President Shimon Peres on Thursday slammed the refusal by a number of schools in Petach Tikva to enroll Ethiopian immigrant children.

The decision not to enroll the students is "a disgrace no Israeli can accept", Peres said Thursday.

In response, the three Petach Tikva private issed a joint statement Thursday in which they vowed to allow Ethiopian immigrant children and students with disabilities to enroll for school, adding "it's up to the president to learn the facts of the matter."

Peres' statements Thursday came after it was reported that the Education Ministry is preparing to immediately pull all funding for private Orthodox schools that refuse to enroll Ethiopian immigrant children, according to various ministry sources.

The sources said the funding would stop unless the schools agreed by Sunday - two days before the school year begins - to enroll all the students assigned to them.

"We will not allow racist provocations, even if they are couched in all kinds of pretexts," Education Minister Gideon Sa'ar said Tuesday.

A ministry official said the parents whose children attend the three schools in question are relatively well-off, and would not be affected by "a fine of a few percentage points. Therefore, the decision taking shape is to stop all funding."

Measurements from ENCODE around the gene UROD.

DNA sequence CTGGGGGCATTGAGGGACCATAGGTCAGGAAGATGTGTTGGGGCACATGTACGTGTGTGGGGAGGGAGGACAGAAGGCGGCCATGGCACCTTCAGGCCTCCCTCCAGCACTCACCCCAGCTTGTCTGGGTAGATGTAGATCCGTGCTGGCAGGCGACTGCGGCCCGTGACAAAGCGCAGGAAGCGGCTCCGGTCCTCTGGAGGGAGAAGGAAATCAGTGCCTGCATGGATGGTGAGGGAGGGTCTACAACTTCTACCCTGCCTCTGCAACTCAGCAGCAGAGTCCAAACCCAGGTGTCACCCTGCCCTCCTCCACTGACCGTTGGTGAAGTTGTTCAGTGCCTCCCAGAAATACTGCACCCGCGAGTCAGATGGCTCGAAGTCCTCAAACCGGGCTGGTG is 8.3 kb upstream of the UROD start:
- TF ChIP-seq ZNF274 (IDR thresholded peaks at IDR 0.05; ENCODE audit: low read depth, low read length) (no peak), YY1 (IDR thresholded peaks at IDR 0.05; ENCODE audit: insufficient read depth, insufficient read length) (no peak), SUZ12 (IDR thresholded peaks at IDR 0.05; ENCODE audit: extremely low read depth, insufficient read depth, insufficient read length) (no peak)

These three schools receive most of their money from the ministry and the municipality.

The acting mayor of Petah Tikva, who is in charge of the city's Orthodox education system, Moti Zaft, said the only solution was separate classes for the immigrants, because they lacked knowledge and learning skills. Social activities would be held jointly with other children, he said.

He said the city's schools had agreed to divide equally the Ethiopian student body, and that the private schools had accepted his plan.

Sa'ar responded that special immigrant classes were "a stain on the education system and on any school that uses them," in an interview with Army Radio.

Rabbi Shay Piron, executive director of Hakol Hinuch, the Movement for the Advancement of Education in Israel, said Wednesday, "The struggle against the three private schools in Petah Tikva needs a much wider focus, on 'recognized, unofficial education.' Unless we wipe out this phenomenon, which has only grown in recent years, public education will continue to be the less attractive choice for Israeli parents."